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TAX NEWS - DECEMber 2009

Special Assessments and Real Estate Taxes

BY STEWART ROULEAU, FSLG SENIOR ANALYST
Real estate taxes are the main source of revenue for most local governments. The annual statements to property owners, indicating the amount of real estate taxes paid, therefore, contain crucial information for the governments and residents alike. Often these statements include listings of other charges, fees, or assessments. Treasurers, comptrollers, and tax assessors for local government should understand the differences between deductible and nondeductible items and issue statements that clearly distinguish between them.

Under IRC section 164, property taxes are deductible from gross income on the federal tax return. To constitute a property tax, a charge must be:
- Based on the value of the property,
- Made uniformly on property throughout the community, and
- Used for general community purposes (i.e., public schools)

Deductible property taxes do not include local or special assessments. Special assessments include charges imposed by government that tend to increase the value of the property, or are dedicated to the improvement of that property.

These include assessments for streets, sidewalks, water mains, sewer lines, public parking facilities, and similar improvements. If a special assessment has been made in such a manner as to constitute a tax, and not a fee, and therefore would be deductible except that it has been assessed against local benefits of a kind that tend to increase the value of the property assessed, the amount of the assessment allocable to interest, maintenance and repair charges may still be deductible if the taxpayer can properly show the allocation of the assessment between the deductible and nondeductible portions. There must be a clear delineation or allocation of the items with proper reference to interest and maintenance and repair items. If the taxpayer received no itemized statement with a clear allocation to interest and maintenance and repair items, the taxpayer has no basis for claiming a deduction. If the allocation cannot be made, no part of the assessment is deductible. Governmental entities should ensure that property tax statements issued to report real estate information amounts for special assessments and user fees are reported correctly to help reduce reporting errors by property owners on their individual returns.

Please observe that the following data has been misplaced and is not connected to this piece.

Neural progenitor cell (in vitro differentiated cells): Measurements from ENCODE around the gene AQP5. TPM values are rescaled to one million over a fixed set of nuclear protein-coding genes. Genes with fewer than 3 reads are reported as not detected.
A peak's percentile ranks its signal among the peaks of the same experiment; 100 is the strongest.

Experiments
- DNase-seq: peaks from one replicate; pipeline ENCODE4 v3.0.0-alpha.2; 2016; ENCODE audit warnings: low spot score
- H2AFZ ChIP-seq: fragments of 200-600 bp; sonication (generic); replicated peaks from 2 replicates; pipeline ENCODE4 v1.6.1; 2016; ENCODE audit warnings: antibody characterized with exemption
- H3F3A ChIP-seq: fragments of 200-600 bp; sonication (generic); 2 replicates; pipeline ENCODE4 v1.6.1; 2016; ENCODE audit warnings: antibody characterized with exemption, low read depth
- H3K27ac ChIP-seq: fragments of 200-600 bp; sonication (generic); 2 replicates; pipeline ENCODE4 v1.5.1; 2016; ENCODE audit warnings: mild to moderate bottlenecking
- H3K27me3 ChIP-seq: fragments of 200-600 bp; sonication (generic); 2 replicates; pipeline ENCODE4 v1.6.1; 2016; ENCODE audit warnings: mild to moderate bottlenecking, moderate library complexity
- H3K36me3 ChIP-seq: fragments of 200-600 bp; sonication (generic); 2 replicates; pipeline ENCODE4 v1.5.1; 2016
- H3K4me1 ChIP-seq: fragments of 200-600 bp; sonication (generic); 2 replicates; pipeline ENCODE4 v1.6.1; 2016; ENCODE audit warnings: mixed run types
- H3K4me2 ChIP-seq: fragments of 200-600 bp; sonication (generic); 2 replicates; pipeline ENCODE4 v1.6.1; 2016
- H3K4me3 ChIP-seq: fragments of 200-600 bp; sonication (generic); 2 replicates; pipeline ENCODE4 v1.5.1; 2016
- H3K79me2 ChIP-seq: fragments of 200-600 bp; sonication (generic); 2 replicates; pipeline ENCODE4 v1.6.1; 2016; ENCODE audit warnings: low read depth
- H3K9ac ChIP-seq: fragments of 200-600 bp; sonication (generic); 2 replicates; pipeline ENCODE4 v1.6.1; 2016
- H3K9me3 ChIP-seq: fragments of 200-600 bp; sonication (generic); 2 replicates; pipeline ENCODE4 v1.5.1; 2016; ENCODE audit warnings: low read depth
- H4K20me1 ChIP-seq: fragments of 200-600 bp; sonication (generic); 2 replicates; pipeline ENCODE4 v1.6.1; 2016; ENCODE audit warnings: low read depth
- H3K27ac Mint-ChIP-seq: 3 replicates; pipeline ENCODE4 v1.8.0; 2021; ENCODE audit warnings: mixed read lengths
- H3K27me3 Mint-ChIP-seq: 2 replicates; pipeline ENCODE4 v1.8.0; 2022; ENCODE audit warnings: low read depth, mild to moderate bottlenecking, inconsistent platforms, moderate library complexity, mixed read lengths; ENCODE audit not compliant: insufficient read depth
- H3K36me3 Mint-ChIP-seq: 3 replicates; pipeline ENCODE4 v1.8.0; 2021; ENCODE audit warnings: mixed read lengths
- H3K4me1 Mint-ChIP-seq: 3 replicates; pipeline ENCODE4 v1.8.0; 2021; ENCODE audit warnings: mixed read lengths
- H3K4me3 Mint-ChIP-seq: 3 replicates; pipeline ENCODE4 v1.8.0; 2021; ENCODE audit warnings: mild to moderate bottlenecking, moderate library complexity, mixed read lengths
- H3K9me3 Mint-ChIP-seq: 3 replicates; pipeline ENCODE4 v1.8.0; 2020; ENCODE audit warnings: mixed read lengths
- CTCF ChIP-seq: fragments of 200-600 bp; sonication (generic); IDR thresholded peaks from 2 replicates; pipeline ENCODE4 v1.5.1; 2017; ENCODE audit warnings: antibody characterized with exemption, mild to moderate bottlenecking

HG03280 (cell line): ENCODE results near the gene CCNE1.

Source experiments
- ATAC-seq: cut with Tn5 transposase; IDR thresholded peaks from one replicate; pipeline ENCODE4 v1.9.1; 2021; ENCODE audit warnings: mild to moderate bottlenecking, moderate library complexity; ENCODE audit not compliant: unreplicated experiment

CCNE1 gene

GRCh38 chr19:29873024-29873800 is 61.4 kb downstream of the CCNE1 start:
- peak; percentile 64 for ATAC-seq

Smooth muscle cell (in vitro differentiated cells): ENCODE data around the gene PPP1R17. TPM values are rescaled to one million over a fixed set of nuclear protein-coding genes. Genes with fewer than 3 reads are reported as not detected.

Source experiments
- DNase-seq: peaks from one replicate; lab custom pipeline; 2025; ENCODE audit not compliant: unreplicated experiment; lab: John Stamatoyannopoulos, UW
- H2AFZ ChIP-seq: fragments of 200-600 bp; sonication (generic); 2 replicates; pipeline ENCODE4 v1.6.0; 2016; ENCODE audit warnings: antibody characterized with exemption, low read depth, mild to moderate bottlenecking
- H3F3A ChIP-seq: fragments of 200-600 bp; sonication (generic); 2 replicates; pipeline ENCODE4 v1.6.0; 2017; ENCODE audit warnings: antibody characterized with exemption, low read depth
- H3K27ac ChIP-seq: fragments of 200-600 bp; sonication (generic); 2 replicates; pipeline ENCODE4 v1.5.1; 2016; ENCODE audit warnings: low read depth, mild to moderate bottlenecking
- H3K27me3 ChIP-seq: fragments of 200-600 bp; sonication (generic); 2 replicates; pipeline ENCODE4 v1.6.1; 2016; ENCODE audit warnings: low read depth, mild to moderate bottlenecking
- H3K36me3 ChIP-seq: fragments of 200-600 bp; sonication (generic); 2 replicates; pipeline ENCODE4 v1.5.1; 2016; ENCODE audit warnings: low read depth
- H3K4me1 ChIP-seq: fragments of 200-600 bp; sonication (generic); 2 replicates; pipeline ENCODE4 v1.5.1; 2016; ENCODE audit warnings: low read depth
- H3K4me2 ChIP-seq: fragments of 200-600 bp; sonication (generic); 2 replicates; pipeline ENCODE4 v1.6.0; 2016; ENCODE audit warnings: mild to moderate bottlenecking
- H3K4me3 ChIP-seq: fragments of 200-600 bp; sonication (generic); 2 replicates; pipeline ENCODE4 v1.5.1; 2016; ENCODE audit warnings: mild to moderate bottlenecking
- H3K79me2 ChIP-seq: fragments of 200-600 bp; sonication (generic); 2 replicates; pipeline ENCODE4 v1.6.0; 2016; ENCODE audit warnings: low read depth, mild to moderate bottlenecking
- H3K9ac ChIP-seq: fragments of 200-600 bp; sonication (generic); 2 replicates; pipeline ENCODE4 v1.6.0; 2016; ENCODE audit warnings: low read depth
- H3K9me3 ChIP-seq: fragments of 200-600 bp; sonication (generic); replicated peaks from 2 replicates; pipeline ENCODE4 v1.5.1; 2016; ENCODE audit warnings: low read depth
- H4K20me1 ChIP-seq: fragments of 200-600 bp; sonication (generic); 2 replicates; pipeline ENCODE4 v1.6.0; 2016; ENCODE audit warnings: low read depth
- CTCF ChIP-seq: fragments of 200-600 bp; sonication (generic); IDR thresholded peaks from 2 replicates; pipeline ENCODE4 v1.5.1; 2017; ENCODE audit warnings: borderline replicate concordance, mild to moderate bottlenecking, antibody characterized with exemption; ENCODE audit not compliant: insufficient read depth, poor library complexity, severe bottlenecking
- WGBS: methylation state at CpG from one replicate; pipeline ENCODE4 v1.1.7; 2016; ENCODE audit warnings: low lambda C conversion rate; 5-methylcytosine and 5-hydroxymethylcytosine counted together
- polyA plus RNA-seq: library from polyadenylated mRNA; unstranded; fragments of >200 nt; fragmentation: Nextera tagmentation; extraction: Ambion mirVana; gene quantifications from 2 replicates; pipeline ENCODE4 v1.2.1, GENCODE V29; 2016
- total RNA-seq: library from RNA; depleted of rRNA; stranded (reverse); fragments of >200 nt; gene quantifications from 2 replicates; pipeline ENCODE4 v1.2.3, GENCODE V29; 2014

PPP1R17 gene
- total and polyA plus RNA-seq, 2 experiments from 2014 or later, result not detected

Example: The proceeds of a city bond are used to pay for sewers and sidewalks, in a new subdivision. Each year the city assesses a front foot benefit charge against the property benefited by these improvements in order to pay the principal and interest on the bond. This amount is billed to the homeowner on his real estate bill. The bill clearly shows the portion of the tax that is allocated to the interest on the bonds. In order to deduct the amounts allocable to the interest as real estate taxes, the taxpayer must prove the allocation of the assessment between interest and nondeductible purposes. The amounts to pay principal are not deductible as real estate taxes because they are special assessments that benefit the property against which they are assessed.

Amounts that represent service charges or user fees, that reflect a fixed charge for a specific service and are not based on the value of the property, are not real estate taxes and should be identified separately on the tax statement to distinguish them from deductible real estate taxes.


Example: A county imposes a user fee of $100 solid waste disposal, which is billed with the annual tax on assessed value of $2500. Regardless of whether the amounts are stated separately, the $100 is not deductible as real estate taxes on Form 1040.

Fees and local benefit assessments reported on property tax statements that are not clearly identified can create problems for taxpayers who overstate their deductions, and represent a potential revenue loss to governments at all levels. FSLG encourages governmental units to make statements as accurate as possible, clearly identifying all amounts included.
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